Low-density liquid water upon rapid decompression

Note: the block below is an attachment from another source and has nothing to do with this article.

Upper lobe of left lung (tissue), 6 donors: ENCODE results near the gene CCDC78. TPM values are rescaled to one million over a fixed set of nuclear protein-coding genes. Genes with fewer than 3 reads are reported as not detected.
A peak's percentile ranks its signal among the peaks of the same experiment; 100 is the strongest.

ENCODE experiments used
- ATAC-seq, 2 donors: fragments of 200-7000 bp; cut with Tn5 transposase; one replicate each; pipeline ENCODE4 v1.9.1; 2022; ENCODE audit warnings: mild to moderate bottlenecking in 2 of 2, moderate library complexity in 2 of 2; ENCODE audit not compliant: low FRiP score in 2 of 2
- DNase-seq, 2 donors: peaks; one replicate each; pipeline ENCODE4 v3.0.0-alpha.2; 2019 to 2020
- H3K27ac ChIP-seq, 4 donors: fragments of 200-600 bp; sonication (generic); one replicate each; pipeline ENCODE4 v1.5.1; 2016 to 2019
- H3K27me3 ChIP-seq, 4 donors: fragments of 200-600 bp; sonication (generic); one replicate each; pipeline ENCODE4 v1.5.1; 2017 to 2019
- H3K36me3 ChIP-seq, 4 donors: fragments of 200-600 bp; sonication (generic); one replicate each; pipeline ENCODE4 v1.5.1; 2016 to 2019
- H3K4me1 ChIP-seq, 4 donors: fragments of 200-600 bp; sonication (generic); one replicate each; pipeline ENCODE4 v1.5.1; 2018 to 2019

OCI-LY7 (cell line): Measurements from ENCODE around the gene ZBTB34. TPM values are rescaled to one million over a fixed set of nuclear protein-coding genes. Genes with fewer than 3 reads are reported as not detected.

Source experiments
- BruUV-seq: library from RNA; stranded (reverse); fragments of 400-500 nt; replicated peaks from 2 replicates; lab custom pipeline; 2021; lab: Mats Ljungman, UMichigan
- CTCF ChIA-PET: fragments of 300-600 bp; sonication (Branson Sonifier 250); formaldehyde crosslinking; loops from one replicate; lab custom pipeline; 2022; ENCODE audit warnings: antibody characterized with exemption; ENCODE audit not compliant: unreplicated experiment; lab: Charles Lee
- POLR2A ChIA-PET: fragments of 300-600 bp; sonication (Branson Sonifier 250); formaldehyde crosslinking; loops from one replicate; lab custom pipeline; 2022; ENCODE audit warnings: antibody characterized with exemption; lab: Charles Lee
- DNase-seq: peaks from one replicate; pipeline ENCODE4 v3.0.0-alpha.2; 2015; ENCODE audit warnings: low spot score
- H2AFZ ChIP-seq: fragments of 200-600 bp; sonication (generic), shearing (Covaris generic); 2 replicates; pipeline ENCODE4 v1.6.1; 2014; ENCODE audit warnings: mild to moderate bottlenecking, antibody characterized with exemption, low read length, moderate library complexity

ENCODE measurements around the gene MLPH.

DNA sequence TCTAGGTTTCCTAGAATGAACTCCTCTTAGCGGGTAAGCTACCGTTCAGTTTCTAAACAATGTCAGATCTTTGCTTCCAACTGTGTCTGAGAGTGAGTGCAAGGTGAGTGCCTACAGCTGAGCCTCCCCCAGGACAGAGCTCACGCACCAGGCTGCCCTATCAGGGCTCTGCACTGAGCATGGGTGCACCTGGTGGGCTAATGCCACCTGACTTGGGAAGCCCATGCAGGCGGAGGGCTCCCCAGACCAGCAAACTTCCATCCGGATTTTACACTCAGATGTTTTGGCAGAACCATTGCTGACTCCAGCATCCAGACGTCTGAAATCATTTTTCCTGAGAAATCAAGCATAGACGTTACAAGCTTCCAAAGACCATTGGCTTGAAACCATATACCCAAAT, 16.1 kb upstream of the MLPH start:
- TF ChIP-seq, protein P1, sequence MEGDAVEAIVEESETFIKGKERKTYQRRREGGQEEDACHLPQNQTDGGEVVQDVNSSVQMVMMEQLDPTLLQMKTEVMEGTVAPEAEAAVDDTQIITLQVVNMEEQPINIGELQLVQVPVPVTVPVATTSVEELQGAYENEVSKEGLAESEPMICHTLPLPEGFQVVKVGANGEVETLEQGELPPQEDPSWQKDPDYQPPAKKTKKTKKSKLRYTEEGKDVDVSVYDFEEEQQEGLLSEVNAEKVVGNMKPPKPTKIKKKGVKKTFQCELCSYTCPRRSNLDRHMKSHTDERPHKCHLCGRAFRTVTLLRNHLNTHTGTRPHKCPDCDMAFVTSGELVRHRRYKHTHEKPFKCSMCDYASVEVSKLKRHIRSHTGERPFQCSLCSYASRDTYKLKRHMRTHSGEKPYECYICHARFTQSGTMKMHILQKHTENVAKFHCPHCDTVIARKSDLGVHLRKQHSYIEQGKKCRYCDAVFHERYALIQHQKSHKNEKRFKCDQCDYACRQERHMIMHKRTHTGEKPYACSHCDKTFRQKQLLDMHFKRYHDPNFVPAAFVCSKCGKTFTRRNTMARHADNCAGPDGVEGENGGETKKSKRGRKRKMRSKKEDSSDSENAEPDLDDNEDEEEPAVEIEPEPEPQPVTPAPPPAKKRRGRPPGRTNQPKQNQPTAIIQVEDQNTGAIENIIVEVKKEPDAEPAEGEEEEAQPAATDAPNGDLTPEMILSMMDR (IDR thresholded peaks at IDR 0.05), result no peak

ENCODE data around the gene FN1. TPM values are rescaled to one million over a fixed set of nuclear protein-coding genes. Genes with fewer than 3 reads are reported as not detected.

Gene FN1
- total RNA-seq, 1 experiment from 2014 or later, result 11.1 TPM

At temperatures (<319 K or <46 oC) where life is sustained, water is an abnormal liquid, having a number of anomalous properties. For instance, water displays minima of isobaric heat capacity at 308 K and isothermal compressibility at 319 K which are related to entropy and density fluctuations, respectively. It has been widely accepted that water’s anomalies are not a result of simple thermal fluctuation, but are connected to the formation of various structural aggregates in the hydrogen bonding network. To understand water’s anomalous behavior, a two-liquid model with a high-density liquid (HDL) and a low-density liquid (LDL) has been proposed from theoretical simulations. However, it has been experimentally challenging to probe the region of the phase diagram of H2O, often referred to as water’s no man’s land, where the LDL phase is expected to occur. A team at HPCAT overcame the experimental challenge by adopting a new kinetic pathway to access the region of LDL via decompression of a high-pressure crystal. In contrast to the liquid water, the LDL is found to have the tetrahedral network fully developed. The relationship of LDA, LDL, and supercooled liquid can be used to explain water’s anomalous properties. At high temperatures above ∼319 K, water exhibits normal liquid behavior (dominated by HDL), in that both heat capacity and compressibility increase as it is heated. As water is cooled from 319 K down to supercooled temperatures, the structural fluctuations between LDL and HDL may cause the anomalous properties of water. The anomalous region with structural fluctuations may extend down to around the Widom line. At temperatures far below the Widom line, water may exhibit normal liquid again dominated by the fully developed tetrahedrally structured LDL observed in this study. More in C. Lin et al. Proc. Nat. Acad. Sci., doi.org/10.1073/pnas.1716310115, (2018)

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